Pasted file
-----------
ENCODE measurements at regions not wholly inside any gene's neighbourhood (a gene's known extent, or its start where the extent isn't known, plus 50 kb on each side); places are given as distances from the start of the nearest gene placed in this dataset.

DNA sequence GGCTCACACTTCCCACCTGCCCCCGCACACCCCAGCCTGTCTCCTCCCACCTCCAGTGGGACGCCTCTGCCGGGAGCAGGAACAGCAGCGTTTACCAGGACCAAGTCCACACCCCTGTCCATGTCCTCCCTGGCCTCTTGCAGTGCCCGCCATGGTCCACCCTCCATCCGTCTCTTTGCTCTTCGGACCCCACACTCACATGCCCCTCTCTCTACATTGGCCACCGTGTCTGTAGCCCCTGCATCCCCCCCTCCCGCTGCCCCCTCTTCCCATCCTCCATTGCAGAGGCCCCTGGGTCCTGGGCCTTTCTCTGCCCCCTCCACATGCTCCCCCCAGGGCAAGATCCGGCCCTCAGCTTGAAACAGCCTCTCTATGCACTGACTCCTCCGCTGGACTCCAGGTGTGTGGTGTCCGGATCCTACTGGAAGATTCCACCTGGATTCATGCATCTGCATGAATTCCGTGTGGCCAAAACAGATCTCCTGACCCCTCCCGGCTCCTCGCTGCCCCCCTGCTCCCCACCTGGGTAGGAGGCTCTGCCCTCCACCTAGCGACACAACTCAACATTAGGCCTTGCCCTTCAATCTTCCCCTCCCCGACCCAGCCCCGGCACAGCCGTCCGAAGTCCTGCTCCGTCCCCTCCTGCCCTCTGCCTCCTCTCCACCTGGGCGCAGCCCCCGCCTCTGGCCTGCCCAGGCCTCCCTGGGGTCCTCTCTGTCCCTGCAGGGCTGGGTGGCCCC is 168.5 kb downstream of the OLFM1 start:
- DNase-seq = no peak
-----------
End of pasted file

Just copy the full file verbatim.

ENCODE measurements at regions not wholly inside any gene's neighbourhood (a gene's known extent, or its start where the extent isn't known, plus 50 kb on each side); places are given as distances from the start of the nearest gene placed in this dataset.

DNA sequence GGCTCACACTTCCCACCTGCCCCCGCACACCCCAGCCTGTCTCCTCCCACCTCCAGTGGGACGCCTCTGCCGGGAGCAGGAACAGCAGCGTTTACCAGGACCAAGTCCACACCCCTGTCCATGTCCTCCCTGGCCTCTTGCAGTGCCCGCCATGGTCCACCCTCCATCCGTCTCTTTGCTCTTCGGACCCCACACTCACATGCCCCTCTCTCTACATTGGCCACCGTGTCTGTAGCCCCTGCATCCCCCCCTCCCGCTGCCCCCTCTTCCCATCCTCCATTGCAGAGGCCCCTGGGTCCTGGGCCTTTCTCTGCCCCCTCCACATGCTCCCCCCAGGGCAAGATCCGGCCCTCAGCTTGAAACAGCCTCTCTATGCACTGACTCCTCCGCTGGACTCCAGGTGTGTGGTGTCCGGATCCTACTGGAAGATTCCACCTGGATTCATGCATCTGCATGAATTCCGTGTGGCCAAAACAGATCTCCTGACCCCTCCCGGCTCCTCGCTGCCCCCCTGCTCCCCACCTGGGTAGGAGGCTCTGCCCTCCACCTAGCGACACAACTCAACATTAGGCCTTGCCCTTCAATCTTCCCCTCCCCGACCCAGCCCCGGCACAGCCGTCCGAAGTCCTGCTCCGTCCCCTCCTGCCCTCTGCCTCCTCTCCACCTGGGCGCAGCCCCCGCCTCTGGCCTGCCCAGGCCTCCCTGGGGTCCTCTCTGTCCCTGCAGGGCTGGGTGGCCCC is 168.5 kb downstream of the OLFM1 start:
- DNase-seq = no peak